Latest Surge of Infections Drives Beijing to Oust Top Hubei Party Officials
In a formidable campaign across China to discipline officials who have mishandled the coronavirus outbreak, Beijing has removed and replaced two top party heads in Central China’s Hubei province, the epicenter of the crisis, according to state media reports on Thursday.
Jiang Chaoliang, party chief of Hubei, has been replaced by Shanghai Mayor Ying Yong, and Ma Guoqiang, party chief of Wuhan, the provincial capital, has been succeeded by Wang Zhonglin, party secretary of Jinan, East China’s Shandong province, state media said. It did not elaborate on the details.
Hubei authorities have been criticized fiercely for not having responded to the deadly virus in the early stage of the outbreak, which, as of Thursday, had killed 1,368 people and infected more than 50,000 in China.
The shakeup followed a huge surge of confirmed infections in China on Wednesday, with most of the cases in Hubei. It came after the nation’s health authority implemented a new criterion that allowed Hubei to use CT scans, in addition to nucleic acid tests, to confirm infection cases in the province.
It also followed the sacking on Tuesday of two top health officials in Hubei — Zhang Jin, party chief of the Hubei Health Commission, and Liu Yingzi, provincial health commission director — over their flaws in responding to the epidemic.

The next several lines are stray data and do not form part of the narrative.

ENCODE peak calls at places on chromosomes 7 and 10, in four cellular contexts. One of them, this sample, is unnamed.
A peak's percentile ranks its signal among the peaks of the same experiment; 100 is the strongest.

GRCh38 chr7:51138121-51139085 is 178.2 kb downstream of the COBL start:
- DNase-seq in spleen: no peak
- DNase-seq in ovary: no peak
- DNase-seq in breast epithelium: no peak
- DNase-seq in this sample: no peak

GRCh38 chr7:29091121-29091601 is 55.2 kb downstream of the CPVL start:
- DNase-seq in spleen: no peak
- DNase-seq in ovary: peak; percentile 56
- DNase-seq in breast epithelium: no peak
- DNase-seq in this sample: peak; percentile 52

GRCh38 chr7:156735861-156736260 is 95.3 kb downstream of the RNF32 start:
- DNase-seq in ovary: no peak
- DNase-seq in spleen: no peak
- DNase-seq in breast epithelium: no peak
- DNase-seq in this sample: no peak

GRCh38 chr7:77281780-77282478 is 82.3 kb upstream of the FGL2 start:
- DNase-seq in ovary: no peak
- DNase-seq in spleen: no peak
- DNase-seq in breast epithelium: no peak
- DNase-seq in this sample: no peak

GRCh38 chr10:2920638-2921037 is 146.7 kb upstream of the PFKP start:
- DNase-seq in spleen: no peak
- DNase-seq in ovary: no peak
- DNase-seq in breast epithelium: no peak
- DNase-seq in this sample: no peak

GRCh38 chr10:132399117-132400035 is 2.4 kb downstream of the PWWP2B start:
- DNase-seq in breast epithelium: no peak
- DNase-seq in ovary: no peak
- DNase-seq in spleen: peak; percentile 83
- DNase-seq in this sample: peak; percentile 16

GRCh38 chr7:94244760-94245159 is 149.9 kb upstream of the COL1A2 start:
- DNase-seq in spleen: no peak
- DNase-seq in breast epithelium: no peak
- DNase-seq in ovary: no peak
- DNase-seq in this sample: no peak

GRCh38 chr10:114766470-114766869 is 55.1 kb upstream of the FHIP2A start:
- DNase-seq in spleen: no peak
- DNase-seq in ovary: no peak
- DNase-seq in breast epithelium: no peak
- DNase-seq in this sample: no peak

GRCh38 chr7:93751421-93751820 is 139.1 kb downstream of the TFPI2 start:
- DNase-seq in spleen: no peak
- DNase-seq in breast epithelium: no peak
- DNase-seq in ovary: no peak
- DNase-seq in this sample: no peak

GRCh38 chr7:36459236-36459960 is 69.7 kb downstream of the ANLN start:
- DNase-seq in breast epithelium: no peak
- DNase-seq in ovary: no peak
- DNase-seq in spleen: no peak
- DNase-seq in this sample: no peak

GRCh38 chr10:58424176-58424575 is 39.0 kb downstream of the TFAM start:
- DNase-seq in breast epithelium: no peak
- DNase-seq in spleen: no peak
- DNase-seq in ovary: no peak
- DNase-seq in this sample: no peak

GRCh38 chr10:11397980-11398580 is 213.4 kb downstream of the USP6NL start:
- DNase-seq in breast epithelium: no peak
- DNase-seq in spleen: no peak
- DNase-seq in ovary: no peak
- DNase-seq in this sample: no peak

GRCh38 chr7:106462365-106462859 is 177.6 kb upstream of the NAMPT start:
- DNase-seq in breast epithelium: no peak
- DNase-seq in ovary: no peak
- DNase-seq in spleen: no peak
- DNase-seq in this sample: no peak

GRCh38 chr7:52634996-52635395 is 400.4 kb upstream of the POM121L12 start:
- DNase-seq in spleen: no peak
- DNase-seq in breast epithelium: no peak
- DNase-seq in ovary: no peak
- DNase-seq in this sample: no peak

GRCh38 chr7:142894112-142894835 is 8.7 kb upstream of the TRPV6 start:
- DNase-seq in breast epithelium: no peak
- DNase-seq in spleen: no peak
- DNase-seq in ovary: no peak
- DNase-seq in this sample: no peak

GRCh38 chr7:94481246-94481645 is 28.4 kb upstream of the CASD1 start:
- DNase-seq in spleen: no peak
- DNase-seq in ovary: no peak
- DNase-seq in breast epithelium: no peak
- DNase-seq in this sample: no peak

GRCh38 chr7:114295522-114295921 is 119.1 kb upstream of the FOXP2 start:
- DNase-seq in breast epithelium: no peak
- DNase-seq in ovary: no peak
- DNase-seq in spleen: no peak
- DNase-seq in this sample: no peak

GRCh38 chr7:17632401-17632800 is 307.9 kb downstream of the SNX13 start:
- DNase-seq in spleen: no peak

In a Communist Party Politburo Standing Committee meeting on Wednesday in Beijing, Xi Jinping, general secretary of the Chinese Communist Party Central Committee, demanded resolute efforts to “win the peoples war” against the epidemic, according to the state-owned Xinhua News Agency.
In a separate Politburo meeting on Feb. 3, Xi also requested party committees and governments at all levels to firmly follow “unified command, coordination and arrangements,” urging strict enforcement of orders and prohibitions, Xinhua reported.
Those who disobeyed the unified command or shirked responsibilities would be punished, Xi said, and party and government leaders supervising them would also be held accountable in severe cases, according to Xinhua.
Contact reporter Lu Zhenhua (firstname.lastname@example.org)
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